My Eco-Conscious Baby Shower
Updated: Dec 12, 2019
Let’s start at the beginning: Invitations
An economical and eco-friendly alternative to traditional paper invitations sent via snail mail, is to send e-vites via email or text. This option worked wonderfully for me, as most everyone I invited to my shower uses their cell phone or email for communication on a daily basis. It is a good idea to follow up the evite with a confirmation of receipt, as a few people dismissed the text message as spam, or hadn’t checked their email in awhile. There were also a couple people I knew I just had to call up and invite because they weren’t very savvy with technolog, but that’s still a more economical and eco-friendly option than a traditional invitation.
In my evite I specified that I would not be creating a traditional baby registry. As this is my second pregnancy, I feel I have a pretty good idea of the items I will need for my new baby. My situation in life now is far different from my first pregnancy, when I was a teenager still and had no idea what to expect when it came to raising a child. For the most part I did no research of my own and instead let myself be swept along by consumer marketing and unsolicited advice from other mothers. The outcome? After my baby shower I was left with more clutter and stuff than any new mother should ever have to worry about. And slowly, as the years passed, I realized how unnecessary most of the baby registry items were.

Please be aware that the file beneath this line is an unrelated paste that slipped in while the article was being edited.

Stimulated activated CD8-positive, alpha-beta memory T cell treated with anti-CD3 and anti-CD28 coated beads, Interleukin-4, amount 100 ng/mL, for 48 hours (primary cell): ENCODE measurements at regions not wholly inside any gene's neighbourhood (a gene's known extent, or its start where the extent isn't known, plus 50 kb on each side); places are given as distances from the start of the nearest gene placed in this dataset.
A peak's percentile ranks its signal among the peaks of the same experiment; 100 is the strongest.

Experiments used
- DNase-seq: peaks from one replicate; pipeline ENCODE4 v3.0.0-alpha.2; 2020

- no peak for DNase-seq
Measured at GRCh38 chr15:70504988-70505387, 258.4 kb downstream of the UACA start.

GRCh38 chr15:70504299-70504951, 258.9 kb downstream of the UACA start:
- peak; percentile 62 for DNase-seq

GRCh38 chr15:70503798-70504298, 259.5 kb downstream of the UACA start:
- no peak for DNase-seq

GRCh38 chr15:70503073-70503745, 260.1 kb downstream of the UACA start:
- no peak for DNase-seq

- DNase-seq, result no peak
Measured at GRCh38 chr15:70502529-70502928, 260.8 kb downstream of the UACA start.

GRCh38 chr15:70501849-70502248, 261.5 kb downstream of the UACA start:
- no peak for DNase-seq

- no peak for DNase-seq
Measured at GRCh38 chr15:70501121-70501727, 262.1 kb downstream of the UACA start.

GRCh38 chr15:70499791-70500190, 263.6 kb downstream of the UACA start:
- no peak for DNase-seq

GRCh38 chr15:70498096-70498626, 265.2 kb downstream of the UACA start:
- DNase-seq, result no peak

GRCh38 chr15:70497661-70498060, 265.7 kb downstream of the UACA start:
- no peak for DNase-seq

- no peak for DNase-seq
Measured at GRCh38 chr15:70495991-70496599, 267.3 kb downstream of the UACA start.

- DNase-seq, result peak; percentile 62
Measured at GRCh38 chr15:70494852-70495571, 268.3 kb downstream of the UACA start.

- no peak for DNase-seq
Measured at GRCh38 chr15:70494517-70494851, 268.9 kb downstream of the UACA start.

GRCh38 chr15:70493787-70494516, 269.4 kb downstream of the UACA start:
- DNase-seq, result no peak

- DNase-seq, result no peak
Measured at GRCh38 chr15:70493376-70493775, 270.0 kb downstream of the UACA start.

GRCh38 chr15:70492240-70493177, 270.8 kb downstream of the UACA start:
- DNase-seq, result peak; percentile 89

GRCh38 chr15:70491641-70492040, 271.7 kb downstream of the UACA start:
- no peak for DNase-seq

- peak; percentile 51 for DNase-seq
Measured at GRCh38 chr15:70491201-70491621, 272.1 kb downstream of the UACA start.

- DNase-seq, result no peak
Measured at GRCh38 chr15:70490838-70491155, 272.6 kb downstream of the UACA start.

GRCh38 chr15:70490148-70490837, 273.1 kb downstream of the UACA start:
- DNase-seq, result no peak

So this time around I have some better ideas: